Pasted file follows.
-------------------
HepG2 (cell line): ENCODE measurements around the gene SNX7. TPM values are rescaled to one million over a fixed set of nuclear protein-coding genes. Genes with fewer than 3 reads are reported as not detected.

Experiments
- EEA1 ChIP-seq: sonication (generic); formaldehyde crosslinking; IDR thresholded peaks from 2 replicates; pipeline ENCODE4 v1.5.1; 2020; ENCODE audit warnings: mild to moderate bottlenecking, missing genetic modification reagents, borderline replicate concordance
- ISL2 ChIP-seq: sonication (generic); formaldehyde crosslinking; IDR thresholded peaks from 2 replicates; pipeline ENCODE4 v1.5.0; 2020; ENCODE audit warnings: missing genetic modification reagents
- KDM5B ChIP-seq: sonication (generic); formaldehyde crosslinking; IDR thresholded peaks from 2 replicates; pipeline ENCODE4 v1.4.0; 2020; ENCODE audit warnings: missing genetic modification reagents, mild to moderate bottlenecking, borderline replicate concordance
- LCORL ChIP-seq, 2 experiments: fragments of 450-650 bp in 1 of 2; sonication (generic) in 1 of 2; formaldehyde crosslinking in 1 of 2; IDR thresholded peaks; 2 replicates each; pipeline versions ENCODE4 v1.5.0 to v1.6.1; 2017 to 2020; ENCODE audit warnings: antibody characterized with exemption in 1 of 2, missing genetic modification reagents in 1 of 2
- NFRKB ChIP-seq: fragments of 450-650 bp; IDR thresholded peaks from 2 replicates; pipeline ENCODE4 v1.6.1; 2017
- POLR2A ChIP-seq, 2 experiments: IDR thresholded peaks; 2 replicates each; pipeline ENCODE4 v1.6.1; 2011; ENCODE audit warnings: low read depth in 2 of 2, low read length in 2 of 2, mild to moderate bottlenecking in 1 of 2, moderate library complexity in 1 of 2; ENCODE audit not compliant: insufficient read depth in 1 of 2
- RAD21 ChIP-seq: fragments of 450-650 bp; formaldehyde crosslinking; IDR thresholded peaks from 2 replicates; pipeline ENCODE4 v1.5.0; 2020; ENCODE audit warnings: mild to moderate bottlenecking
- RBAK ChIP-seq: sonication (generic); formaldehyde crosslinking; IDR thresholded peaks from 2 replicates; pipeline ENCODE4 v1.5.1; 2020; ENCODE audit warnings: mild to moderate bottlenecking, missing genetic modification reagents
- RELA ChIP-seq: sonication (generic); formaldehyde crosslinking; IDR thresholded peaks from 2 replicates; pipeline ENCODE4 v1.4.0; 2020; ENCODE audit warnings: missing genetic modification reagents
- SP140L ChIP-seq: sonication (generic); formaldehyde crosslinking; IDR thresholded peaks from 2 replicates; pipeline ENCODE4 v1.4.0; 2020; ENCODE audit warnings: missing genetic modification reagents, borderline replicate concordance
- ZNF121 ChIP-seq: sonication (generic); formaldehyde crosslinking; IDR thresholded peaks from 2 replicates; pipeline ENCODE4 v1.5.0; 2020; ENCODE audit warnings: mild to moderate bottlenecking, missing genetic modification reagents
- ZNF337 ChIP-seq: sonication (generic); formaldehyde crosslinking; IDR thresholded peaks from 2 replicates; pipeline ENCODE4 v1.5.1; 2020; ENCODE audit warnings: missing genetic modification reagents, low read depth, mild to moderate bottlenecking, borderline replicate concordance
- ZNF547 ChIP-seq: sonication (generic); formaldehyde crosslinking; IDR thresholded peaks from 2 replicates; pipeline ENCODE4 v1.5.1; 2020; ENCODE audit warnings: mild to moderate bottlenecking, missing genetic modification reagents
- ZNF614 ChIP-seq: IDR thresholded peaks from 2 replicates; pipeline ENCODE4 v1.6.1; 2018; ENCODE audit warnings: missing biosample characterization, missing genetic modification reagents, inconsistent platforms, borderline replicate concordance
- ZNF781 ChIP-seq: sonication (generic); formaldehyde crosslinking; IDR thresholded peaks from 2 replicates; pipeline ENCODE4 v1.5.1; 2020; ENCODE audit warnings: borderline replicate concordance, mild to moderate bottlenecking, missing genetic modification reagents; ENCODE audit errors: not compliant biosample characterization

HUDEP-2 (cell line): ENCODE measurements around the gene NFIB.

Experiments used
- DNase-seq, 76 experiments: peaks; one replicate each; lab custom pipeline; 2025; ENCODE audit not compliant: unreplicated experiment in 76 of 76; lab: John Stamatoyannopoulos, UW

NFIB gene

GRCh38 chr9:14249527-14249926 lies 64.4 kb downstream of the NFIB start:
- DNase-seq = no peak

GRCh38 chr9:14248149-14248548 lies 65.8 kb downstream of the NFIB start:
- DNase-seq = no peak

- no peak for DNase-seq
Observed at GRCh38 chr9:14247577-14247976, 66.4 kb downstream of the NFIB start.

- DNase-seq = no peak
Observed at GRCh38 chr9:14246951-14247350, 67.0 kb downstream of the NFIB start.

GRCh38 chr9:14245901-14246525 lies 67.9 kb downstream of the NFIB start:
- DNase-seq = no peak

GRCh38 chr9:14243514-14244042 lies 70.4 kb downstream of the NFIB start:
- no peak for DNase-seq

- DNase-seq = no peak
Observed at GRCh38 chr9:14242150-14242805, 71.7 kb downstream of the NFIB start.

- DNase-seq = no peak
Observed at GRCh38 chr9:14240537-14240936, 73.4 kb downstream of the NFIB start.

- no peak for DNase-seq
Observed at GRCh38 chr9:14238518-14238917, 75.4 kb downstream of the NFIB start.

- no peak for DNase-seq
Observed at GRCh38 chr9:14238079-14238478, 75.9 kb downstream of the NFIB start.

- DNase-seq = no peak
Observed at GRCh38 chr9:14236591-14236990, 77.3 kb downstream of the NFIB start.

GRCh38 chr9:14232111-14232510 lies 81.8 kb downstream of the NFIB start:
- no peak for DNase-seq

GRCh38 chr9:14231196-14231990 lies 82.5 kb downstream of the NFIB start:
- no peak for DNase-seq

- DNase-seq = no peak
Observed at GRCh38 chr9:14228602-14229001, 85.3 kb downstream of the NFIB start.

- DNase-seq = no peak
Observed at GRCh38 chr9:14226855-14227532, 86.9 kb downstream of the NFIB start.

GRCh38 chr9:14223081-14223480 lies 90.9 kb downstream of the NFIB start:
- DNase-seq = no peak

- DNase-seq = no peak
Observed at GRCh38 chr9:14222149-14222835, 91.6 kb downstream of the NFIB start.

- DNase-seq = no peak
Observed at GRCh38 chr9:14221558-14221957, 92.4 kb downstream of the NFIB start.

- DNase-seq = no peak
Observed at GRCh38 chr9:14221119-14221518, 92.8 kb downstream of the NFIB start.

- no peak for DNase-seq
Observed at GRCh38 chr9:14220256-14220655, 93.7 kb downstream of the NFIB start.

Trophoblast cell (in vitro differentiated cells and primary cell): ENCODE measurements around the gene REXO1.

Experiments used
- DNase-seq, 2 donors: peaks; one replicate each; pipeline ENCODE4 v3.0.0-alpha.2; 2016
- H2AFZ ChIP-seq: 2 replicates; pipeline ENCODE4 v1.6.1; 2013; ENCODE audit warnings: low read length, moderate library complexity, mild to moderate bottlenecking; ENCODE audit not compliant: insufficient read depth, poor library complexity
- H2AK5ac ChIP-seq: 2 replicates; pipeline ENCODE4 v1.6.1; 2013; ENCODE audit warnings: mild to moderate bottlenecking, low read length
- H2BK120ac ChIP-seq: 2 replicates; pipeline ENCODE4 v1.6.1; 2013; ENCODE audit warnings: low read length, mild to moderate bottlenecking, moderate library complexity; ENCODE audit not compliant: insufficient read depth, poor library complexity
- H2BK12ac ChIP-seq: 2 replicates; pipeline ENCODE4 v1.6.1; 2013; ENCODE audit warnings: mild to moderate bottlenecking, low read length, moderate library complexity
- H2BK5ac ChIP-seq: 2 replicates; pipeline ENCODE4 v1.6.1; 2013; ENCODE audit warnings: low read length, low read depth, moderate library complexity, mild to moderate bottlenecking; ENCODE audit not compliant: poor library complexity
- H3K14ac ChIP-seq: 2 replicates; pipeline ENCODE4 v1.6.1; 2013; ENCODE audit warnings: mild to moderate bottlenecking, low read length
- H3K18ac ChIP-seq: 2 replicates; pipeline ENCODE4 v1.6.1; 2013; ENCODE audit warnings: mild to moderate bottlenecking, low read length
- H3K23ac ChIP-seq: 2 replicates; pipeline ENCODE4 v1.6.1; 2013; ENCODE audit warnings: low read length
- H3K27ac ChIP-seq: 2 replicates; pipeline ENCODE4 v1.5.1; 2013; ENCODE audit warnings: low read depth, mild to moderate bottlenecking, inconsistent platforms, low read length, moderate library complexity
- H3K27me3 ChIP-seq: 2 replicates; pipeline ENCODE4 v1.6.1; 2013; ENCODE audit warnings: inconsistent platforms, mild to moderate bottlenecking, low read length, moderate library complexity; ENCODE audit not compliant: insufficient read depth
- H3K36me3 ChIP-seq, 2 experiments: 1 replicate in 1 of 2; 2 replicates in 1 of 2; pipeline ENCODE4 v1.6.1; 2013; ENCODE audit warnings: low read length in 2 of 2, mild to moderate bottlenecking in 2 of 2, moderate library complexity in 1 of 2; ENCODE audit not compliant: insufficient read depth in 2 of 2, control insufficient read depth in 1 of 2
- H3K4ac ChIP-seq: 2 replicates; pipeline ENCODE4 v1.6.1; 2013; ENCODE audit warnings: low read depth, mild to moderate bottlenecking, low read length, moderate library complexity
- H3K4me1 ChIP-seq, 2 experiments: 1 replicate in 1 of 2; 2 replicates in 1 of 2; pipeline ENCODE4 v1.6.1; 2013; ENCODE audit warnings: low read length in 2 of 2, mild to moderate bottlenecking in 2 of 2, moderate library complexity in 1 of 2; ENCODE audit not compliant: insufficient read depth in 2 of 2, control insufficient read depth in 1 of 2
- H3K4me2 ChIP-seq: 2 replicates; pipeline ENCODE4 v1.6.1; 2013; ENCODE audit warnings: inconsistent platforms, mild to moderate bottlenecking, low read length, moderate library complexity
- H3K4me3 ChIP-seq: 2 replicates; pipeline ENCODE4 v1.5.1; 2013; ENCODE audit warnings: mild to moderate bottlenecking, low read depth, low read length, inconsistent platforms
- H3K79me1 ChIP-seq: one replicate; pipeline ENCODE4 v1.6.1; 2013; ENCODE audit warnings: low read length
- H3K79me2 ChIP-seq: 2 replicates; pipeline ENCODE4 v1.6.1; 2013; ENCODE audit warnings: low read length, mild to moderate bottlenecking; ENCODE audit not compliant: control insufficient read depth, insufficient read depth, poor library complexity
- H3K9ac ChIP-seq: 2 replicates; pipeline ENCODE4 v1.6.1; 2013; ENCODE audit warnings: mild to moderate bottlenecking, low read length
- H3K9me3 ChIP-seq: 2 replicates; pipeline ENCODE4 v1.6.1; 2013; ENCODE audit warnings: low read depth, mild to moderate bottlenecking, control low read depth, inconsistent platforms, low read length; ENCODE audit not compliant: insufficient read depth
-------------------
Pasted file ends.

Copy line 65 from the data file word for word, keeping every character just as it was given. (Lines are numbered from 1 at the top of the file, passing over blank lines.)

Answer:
- H2AFZ ChIP-seq: 2 replicates; pipeline ENCODE4 v1.6.1; 2013; ENCODE audit warnings: low read length, moderate library complexity, mild to moderate bottlenecking; ENCODE audit not compliant: insufficient read depth, poor library complexity